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Re: Looking an open access gift horse in the mouth

Unfortunately I think this exchange (which I have abbreviated below)
perpetuates a confusion - a confusion which BioMed Central and PLoS have
inadvertently helped to create by their idea of Institutional Membership.
The cofusion leads to the idea that this membership should rightly be a
*library* expenditure, so that people like Jill can say:

>>How do most libraries differentiate between institutional membership
>>fees and subscription fees? Do you feel the need to make this 
>>distinction at all? Can or should membership fees be paid through 
>>subscription agents?

The point is that the two, institutional membership fees and subscritption
fees, are in fact utterly different things.  There is no reason why
institutional membership should be paid for by the library budget at all.
Most who favour the OA model make the reasonable assumption that a fair
proportion, at least, of the author payments might be taken from outside
research funding and thus not come from the University's main funds; the
latter would need to cover only publications by those members of the
university who did not enjoy external research funding.  Progress is being
made towards persuading research funders that this is reasonable.  It is
not clear to me that institutional membership helps here either, as it
will make it more difficult to identify which author payments should be
charged to external grants and which should not.

It is, of course, important that individual institutions should try to
calculate the balance of financial advantage to themselves in the way that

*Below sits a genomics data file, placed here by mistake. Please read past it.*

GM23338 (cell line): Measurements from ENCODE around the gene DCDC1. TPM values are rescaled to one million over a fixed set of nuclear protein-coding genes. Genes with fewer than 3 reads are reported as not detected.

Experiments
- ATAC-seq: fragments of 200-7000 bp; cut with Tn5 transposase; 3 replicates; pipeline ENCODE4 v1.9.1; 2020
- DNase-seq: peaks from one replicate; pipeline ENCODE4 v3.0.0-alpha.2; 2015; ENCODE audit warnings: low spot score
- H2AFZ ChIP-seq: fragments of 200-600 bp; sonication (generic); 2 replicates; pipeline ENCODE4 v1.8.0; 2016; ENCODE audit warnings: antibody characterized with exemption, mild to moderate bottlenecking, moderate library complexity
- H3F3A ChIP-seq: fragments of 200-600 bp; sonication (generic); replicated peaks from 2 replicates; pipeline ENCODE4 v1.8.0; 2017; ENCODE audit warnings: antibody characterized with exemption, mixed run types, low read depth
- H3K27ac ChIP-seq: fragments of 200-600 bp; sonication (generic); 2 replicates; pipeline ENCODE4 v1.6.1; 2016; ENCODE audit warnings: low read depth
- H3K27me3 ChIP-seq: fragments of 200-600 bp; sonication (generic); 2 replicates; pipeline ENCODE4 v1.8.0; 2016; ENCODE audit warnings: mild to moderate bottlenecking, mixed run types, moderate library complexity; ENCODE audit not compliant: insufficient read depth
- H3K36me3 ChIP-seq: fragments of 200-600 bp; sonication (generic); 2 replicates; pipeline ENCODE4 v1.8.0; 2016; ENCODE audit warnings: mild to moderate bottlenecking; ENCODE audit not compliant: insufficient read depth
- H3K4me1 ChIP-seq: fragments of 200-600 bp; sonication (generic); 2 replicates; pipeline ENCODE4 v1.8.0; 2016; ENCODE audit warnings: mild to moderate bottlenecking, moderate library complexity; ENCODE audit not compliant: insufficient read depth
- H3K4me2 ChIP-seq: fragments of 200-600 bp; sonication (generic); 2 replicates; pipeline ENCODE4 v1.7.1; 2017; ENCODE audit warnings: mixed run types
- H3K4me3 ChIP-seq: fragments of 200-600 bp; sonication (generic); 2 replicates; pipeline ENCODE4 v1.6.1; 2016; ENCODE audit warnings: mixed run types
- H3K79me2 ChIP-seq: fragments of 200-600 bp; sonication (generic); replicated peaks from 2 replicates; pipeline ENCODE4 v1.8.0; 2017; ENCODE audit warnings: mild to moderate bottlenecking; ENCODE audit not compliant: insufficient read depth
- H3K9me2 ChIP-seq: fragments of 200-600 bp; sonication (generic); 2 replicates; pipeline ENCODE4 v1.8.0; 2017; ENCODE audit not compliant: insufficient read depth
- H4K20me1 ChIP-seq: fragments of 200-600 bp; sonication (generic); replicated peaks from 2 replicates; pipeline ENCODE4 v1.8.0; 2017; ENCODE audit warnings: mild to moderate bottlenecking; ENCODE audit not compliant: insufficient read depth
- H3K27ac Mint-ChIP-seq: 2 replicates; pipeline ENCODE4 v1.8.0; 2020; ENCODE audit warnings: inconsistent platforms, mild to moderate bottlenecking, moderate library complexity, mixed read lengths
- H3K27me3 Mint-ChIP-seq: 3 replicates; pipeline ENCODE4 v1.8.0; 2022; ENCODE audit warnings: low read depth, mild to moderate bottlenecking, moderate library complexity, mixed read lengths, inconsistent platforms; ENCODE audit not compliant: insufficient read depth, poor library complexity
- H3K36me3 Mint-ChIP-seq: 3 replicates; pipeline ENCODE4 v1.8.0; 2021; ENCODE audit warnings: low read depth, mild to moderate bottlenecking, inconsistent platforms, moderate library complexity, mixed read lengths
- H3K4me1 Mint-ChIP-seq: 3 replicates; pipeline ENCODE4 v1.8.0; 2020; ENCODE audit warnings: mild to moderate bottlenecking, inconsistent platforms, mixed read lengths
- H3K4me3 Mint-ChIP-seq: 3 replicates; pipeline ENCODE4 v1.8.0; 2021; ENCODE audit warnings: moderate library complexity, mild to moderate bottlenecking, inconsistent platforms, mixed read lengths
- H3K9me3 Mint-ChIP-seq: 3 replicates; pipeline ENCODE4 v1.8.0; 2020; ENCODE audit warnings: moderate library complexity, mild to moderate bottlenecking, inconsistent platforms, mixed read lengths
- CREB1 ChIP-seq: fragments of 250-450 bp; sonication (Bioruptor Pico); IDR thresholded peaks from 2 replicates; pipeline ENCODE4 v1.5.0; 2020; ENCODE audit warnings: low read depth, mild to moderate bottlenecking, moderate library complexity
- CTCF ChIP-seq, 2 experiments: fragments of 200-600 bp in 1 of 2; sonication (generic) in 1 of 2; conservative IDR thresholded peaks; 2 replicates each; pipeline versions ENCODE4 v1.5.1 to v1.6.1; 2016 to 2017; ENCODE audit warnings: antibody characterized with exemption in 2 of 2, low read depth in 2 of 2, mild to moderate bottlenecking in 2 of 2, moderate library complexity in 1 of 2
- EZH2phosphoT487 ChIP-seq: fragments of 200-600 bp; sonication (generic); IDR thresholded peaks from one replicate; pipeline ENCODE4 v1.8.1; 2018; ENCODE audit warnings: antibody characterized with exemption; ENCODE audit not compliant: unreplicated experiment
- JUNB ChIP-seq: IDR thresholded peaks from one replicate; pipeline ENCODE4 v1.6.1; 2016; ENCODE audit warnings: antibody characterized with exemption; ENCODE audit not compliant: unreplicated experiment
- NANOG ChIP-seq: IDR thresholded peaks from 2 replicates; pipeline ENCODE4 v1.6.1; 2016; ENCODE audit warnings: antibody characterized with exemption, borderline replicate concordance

you have done, Ann.  It has always been fairly obvious that the balance of
advantage will be less clearly with OA for the more research-intensive
institutions.  But it is also important to remember that any one
institution is only a part of the overall academic community, and that a
solution which was less costly in aggregate for the academic community as
a whole would have much to commend it.  This fact should not be clouded by
confusions about which budget within the institution pays for the
scholarly publication system.

Fytton Rowland, Loughborough University, UK.

----- Original Message -----
> On Thu, 15 Jan 2004, Jill Emery wrote:
> In agreement with Phil Davis' post from last week concerning EMBO and
> SPARC Europe and as a reaction to the latest post regarding PLoS and the
> institution of member fees, I pose the following questions which make me
> feel somewhat like another member of the equine family but nonetheless,
> here they are...


> Basically all of these questions lead to the same bottom line: are most
> libraries just accepting that open access membership fees are a feasible
> model and that future price increases can be absorbed?
> Cordially submitted,
> Jill Emery
> JEmery@uh.edu